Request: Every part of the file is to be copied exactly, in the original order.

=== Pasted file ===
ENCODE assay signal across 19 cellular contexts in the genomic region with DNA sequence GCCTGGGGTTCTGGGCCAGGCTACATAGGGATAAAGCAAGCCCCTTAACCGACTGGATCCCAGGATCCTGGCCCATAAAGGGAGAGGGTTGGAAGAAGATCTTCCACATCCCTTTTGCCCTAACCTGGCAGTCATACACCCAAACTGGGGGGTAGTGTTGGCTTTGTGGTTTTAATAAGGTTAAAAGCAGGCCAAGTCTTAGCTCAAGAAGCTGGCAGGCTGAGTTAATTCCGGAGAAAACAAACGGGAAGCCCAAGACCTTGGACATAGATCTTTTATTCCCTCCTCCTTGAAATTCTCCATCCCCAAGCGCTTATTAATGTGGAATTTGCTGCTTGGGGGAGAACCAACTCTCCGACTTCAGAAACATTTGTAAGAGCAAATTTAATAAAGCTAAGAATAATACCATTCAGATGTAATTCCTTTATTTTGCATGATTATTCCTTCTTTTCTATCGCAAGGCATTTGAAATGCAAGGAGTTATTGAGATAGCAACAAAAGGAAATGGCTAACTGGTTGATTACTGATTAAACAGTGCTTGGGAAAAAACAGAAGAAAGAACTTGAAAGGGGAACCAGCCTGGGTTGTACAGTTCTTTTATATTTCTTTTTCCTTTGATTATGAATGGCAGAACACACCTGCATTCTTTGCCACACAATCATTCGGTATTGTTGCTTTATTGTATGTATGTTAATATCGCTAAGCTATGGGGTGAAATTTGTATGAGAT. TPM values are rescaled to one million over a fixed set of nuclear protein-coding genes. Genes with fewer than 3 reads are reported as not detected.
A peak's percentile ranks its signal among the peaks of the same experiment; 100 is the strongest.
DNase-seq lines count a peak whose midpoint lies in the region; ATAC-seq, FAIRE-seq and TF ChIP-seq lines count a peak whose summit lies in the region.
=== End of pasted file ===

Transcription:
ENCODE assay signal across 19 cellular contexts in the genomic region with DNA sequence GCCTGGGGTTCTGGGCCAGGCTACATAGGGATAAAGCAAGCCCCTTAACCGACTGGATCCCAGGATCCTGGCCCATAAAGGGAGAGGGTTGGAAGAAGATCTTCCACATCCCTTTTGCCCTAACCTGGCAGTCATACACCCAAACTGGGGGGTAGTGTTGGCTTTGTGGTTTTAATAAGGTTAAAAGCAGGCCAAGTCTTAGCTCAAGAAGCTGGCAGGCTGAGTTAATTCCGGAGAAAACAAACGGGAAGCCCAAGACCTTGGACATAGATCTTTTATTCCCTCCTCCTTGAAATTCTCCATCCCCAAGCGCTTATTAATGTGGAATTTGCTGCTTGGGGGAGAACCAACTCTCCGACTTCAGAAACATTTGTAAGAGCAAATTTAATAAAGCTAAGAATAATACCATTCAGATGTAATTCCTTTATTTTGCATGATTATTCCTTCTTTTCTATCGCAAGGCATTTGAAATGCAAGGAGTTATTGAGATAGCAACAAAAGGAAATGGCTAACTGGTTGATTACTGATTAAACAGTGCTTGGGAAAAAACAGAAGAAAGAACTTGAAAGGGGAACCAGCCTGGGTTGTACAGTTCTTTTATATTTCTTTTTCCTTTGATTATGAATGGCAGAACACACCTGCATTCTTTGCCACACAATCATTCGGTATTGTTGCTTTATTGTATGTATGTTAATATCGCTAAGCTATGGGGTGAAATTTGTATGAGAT. TPM values are rescaled to one million over a fixed set of nuclear protein-coding genes. Genes with fewer than 3 reads are reported as not detected.
A peak's percentile ranks its signal among the peaks of the same experiment; 100 is the strongest.
DNase-seq lines count a peak whose midpoint lies in the region; ATAC-seq, FAIRE-seq and TF ChIP-seq lines count a peak whose summit lies in the region.